At exhibit opening, local Holocaust survivor Kati Preston tells her story

Last modified: 6/7/2013 4:03:21 PM
Kati Preston survived the Holocaust because a peasant woman hid her in an attic.

Preston, then just 5 years old, remained in that attic while her family was killed by the Nazis at Auschwitz. Now a 74-year-old Barnstead resident, Preston stood before a small crowd at the New Hampshire State Library in Concord yesterday and told her father’s story.

He escaped a Nazi-controlled ghetto. But he wanted to see his young daughter one last time before fleeing to a safer place.

“He decided to come visit me in my little attic where I was hidden because he wouldn’t see me for a long time, and they caught him on that road and killed him,” she said. “I still feel guilty. It wasn’t my doing. It was his love for his child that he wanted to see that killed him.”

Preston also told her own story yesterday, as dignitaries and state officials gathered to mark the opening of a visiting exhibit at the state library about the Auschwitz-Birkenau concentration and extermination camp.

She calls her story one of hope, not hatred.

“I have come here actually not to offer unhappiness or sadness,” she said. “I’m a voice of hope, and I survived.”

On loan from the Auschwitz-Birkenau State Museum in Poland, “Konzentrationslager Auschwitz” tells the story of the Nazi concentration and extermination camp. Its 30 posters show images and share the history of the camp, where Germans killed between 1.1 million and 1.5 million people during World War II.

The exhibit made its way to New Hampshire through the efforts of state Reps. John Cebrowski and Cindy Rosenwald, with the help of the Polish American Congress of New Hampshire and the Jewish Federation of New Hampshire.

Though it was just one of more than 42,000 ghettos and camps run by Nazi Germany, Auschwitz is “an example of the inhumanity that can exist,” said Marek Lesniewski-Laas, honorary consul of the Republic of Poland for New England.

“This is a story that has to be told, and retold, and retold, and retold, so that it does not happen again,” said Van McLeod, commissioner for the New Hampshire Department of Cultural Resources.

At yesterday’s reception, dignitaries representing Germany, Israel and Poland echoed McLeod’s words, expressing the need for New Hampshire students and residents to visit the library this month.

Rolf Schutte, consul general of Germany, canceled a conference in New York to be in New Hampshire yesterday. He said it was important for him to attend on behalf of his country.

“Even if we as Germans and human beings would rather like to run away and hide in shame than looking at these images of an exhibition . . . we Germans have to face this past,” Schutte said. “Especially at the time that only few survivors can give us firsthand information about the horrors they have personally experienced, an exhibit like the one here becomes even more important.”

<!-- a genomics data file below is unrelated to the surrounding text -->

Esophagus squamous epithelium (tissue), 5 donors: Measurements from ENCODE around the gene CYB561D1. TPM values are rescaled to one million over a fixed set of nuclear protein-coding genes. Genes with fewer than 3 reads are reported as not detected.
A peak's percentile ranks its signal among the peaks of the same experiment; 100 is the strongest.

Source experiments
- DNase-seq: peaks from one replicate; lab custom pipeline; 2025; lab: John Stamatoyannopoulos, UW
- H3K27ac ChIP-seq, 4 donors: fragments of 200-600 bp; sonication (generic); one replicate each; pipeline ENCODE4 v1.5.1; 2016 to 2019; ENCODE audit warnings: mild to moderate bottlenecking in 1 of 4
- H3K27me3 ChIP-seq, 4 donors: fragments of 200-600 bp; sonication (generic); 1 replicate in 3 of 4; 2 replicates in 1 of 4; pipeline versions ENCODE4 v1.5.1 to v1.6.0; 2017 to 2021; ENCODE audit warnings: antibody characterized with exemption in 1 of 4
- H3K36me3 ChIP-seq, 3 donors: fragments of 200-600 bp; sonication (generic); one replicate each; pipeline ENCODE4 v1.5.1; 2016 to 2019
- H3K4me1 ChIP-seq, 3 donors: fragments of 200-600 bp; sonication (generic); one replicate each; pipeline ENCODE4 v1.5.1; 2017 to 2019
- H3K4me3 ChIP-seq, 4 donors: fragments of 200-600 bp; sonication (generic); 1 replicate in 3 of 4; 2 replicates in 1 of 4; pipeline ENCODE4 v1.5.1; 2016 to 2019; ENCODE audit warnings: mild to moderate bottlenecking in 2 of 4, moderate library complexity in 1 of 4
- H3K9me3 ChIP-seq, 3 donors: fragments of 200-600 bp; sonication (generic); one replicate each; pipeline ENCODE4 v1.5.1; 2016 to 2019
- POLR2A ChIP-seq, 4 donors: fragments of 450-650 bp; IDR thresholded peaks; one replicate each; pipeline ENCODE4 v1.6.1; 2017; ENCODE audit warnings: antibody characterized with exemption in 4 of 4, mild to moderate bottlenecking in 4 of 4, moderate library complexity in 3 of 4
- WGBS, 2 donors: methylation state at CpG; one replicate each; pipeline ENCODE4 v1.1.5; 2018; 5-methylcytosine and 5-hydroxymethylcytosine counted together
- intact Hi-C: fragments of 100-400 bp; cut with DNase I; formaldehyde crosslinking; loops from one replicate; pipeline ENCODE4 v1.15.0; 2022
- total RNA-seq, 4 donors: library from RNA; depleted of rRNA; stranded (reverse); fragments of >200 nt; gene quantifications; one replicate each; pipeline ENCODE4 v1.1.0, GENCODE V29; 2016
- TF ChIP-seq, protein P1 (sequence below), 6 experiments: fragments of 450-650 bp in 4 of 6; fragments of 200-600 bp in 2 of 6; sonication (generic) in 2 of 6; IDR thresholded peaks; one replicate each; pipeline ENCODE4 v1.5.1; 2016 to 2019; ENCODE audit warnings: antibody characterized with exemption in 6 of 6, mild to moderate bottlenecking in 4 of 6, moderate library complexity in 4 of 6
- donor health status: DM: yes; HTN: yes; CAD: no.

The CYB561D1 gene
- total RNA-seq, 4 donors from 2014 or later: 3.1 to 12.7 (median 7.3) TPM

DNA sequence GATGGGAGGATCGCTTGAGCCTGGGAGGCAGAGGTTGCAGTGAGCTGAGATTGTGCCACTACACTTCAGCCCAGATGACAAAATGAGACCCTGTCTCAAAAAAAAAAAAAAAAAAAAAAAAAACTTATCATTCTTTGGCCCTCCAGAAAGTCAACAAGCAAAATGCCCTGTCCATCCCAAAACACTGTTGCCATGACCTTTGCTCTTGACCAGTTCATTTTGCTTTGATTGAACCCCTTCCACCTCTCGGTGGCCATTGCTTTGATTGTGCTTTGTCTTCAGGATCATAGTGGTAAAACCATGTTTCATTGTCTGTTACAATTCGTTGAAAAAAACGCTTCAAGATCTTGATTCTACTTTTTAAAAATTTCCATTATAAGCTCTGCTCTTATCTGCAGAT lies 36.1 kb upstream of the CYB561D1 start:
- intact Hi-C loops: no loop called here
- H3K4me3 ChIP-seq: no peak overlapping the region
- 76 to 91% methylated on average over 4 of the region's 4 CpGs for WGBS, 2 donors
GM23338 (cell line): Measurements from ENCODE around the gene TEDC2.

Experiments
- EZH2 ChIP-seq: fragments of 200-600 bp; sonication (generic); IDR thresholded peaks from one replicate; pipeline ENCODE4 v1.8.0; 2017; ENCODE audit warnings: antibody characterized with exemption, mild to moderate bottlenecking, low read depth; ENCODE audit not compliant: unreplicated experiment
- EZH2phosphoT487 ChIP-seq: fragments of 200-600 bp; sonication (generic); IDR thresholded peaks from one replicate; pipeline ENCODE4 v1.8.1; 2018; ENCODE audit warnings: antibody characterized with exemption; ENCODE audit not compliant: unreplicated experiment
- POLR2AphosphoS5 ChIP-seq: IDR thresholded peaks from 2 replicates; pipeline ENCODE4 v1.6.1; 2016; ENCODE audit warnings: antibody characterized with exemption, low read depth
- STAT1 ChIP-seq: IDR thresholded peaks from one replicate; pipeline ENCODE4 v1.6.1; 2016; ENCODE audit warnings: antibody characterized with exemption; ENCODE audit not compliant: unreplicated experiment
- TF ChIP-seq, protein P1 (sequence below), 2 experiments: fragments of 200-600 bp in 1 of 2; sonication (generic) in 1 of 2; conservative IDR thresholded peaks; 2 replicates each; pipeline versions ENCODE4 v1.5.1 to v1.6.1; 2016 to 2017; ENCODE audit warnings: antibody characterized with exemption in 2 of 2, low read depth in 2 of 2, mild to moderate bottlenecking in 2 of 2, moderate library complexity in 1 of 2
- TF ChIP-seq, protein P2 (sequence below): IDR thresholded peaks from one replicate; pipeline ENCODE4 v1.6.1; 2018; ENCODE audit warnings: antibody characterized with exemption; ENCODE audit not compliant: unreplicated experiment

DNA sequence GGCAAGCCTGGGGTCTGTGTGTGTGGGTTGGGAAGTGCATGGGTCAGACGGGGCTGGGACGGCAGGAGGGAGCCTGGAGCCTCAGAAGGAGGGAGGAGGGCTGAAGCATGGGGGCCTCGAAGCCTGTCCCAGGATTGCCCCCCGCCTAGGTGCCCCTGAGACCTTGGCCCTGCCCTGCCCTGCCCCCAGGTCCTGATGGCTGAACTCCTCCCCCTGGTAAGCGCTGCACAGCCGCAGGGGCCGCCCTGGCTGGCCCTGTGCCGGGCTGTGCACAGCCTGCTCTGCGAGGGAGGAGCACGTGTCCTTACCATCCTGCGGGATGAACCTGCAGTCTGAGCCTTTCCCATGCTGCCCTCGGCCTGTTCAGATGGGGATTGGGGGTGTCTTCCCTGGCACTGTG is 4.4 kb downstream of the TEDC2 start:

The lone eyewitness

Just one person in the library yesterday was able to offer a firsthand account.

Walking up to the podium after sitting through several prepared speeches, Preston explained that she had not expected to speak. But standing before the crowd, she did not hesitate to share the details of the Holocaust.

Born in Hungary to a Jewish father and Catholic mother, Preston told how her family’s rights were slowly stripped away by the control of Nazi Germany.

“First you couldn’t go to school, then you couldn’t go to the doctor, then you weren’t allowed to do this, you weren’t allowed to sit on the bench, you weren’t allowed to go to university. And slowly they reduce you to nothing where you lose your self-respect and it’s much easier to herd you to a ghetto.”

That’s how she explains it to children, when she travels to schools and speaks to “anybody who will have me.”

It wasn’t always easy for Preston to tell her story. It took years of sorrow and soul-searching to accept her role as a survivor.

“And I was saved and I am here now,” she said. “But I spent my whole life trying to make some kind of sense of what happened, and it took me a good 50 years to stop hating. . . . And I still have the sorrow but I now – forgiving is not the right word – I’ve made peace with it.”

She lived in several countries before settling in the United States with her husband and four sons. It was a place to raise a family, she said, a place “where this couldn’t happen again.”

In Barnstead she made a home, served for many years on the local school board and is still a member of the town’s planning board.

“And I still keep my hand in everything because, you know, if you don’t like something, put your hand in it and change it,” she said.

She’s worked as a journalist and a fashion designer, and now runs Hampstead Stage Company, a theater company based in Barnstead that uses two-man shows to teach children lessons of compassion.

Preston said she finds hope in the Auschwitz-Birkenau exhibit’s presence in New Hampshire. She finds hope in sharing her story with children, to teach them the dangers of prejudice.

She finds the greatest hope in the face of her granddaughter.

One of Preston’s four sons is married to a woman whose father was a German soldier, and they have a daughter.

“And I’m holding this baby in my arms, and this is the result of a soldier and my father who died, and it’s a miracle because this is the perfect child,” Preston said.

“And this is what hope is. This is how we can go forward. We cannot keep mourning over time. We have to try to avoid it, not to mourn anymore.”

(Laura McCrystal can be reached at 369-3312 or or on Twitter @lmccrystal.)

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